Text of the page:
Posted by: allen_xl_Z | 29 March 2007 at 05:06 PM
I found the Alternative Refrigerant Assessment a bit disappointing in how the data was presented. Reading the graphs for Phoenix, the TEWI (Total Environmental Warming Impact) for CO2 based A/C in a "typical" car is 45% higher than R134a A/C, propane A/C is about 25% higher. The position of the Japanese seems pretty clear, forget about CO2 A/C please!
If Honeywell/DuPont can really develop a more efficient, green, drop-in replacement for R134a, more power to them.
Posted by: mark | 29 March 2007 at 08:16 PM
Give me a break! Anti-capitalist! Conspiracy theories? It's amazing what a person can read into another's comments. I am a firm believer in being able to patent an invention. I happen to have my name on several patents related to synthetic organic chemistry. Too bad that I never made money off of them.
Read R's comments. I agree completely with what he wrote.
Posted by: miket1 | 29 March 2007 at 08:25 PM
You probably want to read this:
It explains a lot. Anger and frustration do not help (also applies to me).
As for patents, they expire at about 18 years after patent application date. After that everybody can use patented technology for free.
Posted by: Andrey | 29 March 2007 at 09:04 PM
GM did not have the patent on lead in gas, dupont did.
Posted by: joseph padula | 30 March 2007 at 03:12 PM
When they first started making lead compounds for gas octane boosters, so many people died in the NJ refineries (Dupont), it was made illegal to us for several years by US government. Lobbing overcame the objections since compression ratios could be increased and fuel consumption fell.
In UK, the Oil companies used ethanol to boost octane instead, but claimed it would not work in US.
GM was convicted in Chicago, along with standard oil, firestone, phillips petroleum, on march 12. 1949 of conspiracy to monopolize transit businesses. It was appealed to Spream court and upheld. They bought up a little less than 100 trolley lines(includin LA) and burned them and replaced them with GM busses, firestone tires etc.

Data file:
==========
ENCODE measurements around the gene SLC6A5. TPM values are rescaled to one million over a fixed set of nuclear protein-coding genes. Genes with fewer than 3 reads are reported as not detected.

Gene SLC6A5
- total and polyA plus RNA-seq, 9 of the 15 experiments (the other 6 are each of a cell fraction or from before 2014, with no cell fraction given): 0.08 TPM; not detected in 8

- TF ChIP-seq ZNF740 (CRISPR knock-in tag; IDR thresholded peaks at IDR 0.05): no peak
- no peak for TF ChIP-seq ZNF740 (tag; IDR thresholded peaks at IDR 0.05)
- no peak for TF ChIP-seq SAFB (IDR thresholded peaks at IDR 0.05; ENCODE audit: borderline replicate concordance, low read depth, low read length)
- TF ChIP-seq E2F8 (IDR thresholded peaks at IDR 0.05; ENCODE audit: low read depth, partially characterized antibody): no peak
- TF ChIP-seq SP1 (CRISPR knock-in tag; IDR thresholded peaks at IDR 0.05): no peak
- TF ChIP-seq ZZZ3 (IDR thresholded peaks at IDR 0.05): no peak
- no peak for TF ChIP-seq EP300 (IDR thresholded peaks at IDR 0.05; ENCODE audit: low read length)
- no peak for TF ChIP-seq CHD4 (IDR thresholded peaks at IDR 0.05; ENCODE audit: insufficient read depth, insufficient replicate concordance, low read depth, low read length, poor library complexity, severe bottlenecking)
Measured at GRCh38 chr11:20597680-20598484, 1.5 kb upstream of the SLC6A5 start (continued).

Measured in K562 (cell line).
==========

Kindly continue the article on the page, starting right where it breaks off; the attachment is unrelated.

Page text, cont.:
Look it up don't take my word for it.
Posted by: joseph padula | 30 March 2007 at 04:20 PM
Just a comment in regard to HFC-134a vs. CO2. If a driver drive their car 12,000 miles per year for 15 years and the car gets 20 miles per gallon, during the life of the car they will put about 19 tons of carbon dioxide into the air. If their air conditioner leaked refrigerant bad enough that it required an annual recharge with 2 pounds of refrigerant, the effect of the 30 pounds of refrigerant over the life of the automobile would be the same as the total effect of all the gasoline.
I personally have a 17 year old Mustang GT 5.0 that gets 25 miles per gallon on the highway but has only had the air conditioner recharged a couple of times in the time I've owned it purchased new. Hence in my case, the effect of the car exhaust will far outweigh the refrigerant.
I am also a Chemical Engineer/Chemist and worked in the oil and natural gas industries 25 years ago and thought I would put some simple calculations behind the questions posed above.
Posted by: Steven Reiser | 30 March 2007 at 09:10 PM
Could you please provide links to the documents?
Just curious, how executives of transparent public traded companies – four major oil, tire, and automotive giants – risked their asses and fat paychecks to commit broadband illegal conspiracy for peanut profits for their shareholders. And how windy Chicago court managed to investigate purchases in sunny California.
Posted by: Andrey | 31 March 2007 at 02:41 AM
>GM did not have the patent on lead in gas, dupont did<
One in the same ... DuPont owned (literally) GM during that period ... DuPont was forced to divest their ownership of GM after WWII because of government anti-trust pressure.
Posted by: Lee | 26 June 2008 at 01:20 PM